In the future, monitor your vital statistics at home via webcam. The New York Times Magazine’s 10th annual “Year in Ideas” features what’s called the Cardiocam. It’s a webcam that can take your heart rate by measuring slight variations in your skin tone. The idea is that patients can monitor their own vital statistics easily, every day, and notice any deviations in their health. The Cardiocam was invented by a team of researchers at the MIT media lab. Watch their video.
In the video, you might have noticed a man casually washing his face and looking into a mirror. The mirror measured his vital signs, and then allowed him to check in with his doctor. How did he do that? It’s a stunning invention from Ming-Zher Poh, a member of the Cardiocam team, called a “medical mirror.” The mirror is actually a two-way mirror with a computer monitor behind it. The computer has a built-in camera to serve as the Cardiocam, and if it’s connected to the internet, it can transmit your data to your doctor. Poh explains how it works.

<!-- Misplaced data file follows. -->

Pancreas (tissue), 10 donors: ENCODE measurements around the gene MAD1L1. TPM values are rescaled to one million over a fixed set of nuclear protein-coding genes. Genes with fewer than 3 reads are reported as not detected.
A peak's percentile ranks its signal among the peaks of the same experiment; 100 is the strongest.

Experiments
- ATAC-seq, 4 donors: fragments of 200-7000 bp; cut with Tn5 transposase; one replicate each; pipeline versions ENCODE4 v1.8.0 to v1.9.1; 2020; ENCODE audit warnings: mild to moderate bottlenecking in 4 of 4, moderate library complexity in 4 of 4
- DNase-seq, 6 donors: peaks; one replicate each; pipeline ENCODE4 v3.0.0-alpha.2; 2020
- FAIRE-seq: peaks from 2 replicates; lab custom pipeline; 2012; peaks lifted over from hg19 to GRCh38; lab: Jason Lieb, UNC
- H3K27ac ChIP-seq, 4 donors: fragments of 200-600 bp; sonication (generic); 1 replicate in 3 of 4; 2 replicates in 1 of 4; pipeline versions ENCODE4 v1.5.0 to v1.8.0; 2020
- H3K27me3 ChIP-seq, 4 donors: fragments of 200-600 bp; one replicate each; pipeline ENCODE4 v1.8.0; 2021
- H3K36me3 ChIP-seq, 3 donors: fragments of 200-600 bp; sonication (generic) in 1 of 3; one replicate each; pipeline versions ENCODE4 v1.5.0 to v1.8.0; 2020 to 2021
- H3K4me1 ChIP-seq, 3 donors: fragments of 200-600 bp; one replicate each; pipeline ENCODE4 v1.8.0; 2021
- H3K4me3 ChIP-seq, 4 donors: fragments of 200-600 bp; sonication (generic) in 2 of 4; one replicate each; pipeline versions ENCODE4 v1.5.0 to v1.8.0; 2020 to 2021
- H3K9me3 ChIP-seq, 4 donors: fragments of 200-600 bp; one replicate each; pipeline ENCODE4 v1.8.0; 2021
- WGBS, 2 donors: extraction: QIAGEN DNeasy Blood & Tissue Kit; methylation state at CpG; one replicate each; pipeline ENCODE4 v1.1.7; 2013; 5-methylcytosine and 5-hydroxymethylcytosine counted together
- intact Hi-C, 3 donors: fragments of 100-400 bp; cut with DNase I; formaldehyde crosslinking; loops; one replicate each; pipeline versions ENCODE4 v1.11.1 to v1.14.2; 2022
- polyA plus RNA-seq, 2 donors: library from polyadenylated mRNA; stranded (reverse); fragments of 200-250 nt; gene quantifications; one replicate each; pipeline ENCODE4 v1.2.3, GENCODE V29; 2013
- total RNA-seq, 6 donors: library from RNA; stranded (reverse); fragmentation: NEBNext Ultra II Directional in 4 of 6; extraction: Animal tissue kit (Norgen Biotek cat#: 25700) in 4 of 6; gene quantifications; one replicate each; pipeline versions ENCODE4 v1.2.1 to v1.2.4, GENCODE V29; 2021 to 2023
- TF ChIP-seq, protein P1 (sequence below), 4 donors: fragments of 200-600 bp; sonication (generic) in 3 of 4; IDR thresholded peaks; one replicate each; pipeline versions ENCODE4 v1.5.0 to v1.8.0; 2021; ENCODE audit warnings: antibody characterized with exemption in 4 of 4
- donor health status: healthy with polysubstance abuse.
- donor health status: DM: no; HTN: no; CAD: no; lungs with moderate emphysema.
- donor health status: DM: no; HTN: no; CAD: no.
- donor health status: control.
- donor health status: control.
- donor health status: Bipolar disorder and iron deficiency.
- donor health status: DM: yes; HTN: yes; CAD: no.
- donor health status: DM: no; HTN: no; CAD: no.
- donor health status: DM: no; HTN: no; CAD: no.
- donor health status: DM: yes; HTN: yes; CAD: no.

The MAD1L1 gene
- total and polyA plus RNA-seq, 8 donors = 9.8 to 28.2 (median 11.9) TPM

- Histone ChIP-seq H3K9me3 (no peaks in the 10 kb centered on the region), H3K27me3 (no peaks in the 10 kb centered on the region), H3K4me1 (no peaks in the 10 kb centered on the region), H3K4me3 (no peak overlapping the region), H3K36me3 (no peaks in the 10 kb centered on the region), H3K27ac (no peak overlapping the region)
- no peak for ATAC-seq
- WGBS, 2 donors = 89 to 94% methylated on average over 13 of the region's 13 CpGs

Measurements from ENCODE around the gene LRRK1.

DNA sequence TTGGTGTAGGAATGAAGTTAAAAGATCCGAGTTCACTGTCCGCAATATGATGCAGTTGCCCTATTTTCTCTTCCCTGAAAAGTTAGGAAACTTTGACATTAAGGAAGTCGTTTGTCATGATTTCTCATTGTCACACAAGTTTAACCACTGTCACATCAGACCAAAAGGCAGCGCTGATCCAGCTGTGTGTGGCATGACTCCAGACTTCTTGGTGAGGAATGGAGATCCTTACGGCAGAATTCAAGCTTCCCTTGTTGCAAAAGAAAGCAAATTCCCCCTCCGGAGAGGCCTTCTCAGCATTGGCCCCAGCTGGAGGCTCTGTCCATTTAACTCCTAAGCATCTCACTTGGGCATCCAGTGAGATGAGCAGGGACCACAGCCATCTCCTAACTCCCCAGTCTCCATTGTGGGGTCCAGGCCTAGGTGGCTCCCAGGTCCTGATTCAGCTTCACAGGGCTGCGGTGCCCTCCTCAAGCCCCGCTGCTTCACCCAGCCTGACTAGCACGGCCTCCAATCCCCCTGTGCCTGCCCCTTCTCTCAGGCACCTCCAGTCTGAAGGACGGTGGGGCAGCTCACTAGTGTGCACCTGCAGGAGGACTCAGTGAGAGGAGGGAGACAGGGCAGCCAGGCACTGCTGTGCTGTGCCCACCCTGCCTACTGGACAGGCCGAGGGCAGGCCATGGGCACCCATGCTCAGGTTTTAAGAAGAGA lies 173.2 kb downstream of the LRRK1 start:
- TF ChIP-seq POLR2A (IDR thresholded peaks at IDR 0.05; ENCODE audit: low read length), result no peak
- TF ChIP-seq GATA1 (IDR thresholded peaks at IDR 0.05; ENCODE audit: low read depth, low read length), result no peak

The New York Times “Year in Ideas” is out this weekend, with a cool interactive feature online now. Poh and his colleagues continue to develop the Cardiocam and medical mirror’s capabilities and accuracy – meaning, they won’t be on shelves in time for Christmas.
Learning to love science. As a producer for EarthSky, Lindsay Patterson interviews some of the world's most fascinating scientists. Through EarthSky, her work content is syndicated on some of the world's top media websites, including USAToday.com and Reuters.com. Patterson is also charged with helping to stay in steady communication with the thousands of scientists who contribute to EarthSky's work of making the voice of science heard in a noisy world. She graduated from Colorado College with a degree in creative writing, and a keen interest in all forms of journalism and media.